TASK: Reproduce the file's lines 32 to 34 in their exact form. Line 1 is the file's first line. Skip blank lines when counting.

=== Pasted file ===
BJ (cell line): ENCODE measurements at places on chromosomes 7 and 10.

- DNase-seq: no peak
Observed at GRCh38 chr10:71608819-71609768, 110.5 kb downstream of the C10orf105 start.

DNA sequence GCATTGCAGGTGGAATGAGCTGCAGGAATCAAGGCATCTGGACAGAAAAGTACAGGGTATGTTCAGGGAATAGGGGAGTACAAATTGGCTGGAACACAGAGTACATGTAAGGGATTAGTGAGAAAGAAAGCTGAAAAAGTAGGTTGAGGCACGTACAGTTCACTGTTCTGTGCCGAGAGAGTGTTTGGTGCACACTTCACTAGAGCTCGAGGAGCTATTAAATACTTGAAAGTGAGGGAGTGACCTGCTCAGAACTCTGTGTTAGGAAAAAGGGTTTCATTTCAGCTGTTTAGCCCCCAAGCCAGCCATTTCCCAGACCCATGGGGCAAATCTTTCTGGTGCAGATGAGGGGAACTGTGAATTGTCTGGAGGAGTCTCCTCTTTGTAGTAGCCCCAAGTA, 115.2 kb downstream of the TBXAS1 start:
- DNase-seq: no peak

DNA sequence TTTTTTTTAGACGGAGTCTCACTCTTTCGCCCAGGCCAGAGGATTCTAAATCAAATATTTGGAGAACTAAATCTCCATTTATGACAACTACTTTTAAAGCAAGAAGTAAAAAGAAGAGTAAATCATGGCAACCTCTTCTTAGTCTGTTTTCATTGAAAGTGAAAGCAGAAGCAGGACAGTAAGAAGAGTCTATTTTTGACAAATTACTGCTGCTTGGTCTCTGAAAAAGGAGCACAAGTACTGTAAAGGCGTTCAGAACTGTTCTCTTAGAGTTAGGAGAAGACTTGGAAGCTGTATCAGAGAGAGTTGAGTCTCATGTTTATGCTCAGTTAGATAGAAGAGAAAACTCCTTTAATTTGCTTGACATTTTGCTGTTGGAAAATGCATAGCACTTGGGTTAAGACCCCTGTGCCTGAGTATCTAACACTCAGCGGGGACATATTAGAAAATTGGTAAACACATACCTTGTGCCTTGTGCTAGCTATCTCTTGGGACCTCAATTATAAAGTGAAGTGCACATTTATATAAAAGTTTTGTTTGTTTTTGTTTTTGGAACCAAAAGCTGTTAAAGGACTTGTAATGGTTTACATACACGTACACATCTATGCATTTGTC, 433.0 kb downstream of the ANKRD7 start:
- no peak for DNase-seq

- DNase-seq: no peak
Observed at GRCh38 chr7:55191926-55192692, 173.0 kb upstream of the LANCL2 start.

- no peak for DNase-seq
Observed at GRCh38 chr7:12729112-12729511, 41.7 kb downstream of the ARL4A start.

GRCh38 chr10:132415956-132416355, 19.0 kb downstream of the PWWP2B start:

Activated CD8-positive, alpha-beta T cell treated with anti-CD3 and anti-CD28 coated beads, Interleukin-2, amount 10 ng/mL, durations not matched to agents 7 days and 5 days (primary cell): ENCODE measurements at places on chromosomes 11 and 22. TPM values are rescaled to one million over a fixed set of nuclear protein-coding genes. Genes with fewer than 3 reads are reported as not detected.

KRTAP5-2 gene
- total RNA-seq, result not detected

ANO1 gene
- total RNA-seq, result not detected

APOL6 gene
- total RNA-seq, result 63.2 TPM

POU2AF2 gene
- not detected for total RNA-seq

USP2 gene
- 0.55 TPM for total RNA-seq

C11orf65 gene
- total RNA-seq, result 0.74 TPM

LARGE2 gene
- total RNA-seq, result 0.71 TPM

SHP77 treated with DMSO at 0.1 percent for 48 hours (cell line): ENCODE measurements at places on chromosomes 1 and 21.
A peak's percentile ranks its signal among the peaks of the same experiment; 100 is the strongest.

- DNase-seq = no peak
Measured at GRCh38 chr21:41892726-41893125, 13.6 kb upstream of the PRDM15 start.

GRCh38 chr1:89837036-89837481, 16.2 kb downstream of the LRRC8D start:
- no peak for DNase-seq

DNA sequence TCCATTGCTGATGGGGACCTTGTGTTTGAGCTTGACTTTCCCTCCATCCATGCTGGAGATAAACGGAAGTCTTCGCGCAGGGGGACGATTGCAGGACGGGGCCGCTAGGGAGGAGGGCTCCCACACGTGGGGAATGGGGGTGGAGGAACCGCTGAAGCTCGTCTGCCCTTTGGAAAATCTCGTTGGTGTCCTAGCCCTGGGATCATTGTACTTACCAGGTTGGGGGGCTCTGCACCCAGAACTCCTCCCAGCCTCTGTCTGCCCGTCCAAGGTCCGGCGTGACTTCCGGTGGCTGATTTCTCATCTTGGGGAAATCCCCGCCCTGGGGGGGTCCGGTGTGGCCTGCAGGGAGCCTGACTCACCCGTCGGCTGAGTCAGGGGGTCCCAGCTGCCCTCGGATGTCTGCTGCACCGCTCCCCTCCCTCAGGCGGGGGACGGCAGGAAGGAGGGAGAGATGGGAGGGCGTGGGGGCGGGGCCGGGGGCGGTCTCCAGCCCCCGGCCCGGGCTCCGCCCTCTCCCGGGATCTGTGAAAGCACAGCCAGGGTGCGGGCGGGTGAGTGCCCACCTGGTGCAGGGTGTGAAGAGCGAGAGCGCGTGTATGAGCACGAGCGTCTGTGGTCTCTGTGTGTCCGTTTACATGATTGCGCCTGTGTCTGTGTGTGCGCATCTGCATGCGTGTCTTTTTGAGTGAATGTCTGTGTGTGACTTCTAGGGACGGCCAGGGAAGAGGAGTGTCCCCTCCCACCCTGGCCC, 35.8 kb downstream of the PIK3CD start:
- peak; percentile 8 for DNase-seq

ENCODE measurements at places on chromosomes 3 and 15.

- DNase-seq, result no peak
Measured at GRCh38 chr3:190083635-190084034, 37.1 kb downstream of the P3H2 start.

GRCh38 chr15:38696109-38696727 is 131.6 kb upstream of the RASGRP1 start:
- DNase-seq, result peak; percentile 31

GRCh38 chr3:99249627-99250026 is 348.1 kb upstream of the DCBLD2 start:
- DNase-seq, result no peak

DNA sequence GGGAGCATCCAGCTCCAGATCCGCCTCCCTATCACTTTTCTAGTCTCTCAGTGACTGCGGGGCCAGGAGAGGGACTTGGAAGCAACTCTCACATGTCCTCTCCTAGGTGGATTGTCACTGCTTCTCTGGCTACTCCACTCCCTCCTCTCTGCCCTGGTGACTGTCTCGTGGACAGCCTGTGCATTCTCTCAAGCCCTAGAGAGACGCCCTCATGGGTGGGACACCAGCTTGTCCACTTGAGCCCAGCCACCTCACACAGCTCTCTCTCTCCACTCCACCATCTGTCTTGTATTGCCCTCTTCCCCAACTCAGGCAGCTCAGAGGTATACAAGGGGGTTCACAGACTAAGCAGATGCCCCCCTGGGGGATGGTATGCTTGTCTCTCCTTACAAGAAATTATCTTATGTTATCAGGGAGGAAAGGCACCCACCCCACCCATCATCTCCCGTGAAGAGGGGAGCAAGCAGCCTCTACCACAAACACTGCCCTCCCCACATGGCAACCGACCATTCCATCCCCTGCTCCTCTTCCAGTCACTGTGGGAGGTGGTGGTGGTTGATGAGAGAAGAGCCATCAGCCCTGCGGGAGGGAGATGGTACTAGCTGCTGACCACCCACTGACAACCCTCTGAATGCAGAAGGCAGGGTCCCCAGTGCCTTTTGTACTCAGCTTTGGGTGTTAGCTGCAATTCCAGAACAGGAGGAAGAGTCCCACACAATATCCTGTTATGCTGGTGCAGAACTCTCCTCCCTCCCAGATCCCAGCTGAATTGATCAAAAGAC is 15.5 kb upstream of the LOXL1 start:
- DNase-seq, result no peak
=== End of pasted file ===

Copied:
GRCh38 chr1:89837036-89837481, 16.2 kb downstream of the LRRC8D start:
- no peak for DNase-seq

DNA sequence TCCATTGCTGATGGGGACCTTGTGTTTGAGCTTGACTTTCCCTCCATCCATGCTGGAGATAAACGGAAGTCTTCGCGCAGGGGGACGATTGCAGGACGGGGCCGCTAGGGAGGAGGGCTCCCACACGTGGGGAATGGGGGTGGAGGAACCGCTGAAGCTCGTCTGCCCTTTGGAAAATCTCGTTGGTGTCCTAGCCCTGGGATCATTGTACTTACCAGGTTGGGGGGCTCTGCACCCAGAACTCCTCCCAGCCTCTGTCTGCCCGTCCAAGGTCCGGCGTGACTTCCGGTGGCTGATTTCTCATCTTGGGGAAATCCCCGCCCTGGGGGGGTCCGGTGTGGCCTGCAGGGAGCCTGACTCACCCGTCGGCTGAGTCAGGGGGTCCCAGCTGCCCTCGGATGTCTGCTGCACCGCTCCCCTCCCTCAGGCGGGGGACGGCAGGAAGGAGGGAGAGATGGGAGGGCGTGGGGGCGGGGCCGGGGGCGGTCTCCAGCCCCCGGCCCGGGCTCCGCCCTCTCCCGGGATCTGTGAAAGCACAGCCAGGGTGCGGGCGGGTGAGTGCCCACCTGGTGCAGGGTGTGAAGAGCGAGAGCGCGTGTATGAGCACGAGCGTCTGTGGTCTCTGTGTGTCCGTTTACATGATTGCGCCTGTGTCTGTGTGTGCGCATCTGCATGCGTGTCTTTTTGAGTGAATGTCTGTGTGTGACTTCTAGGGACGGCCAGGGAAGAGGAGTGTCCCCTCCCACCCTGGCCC, 35.8 kb downstream of the PIK3CD start: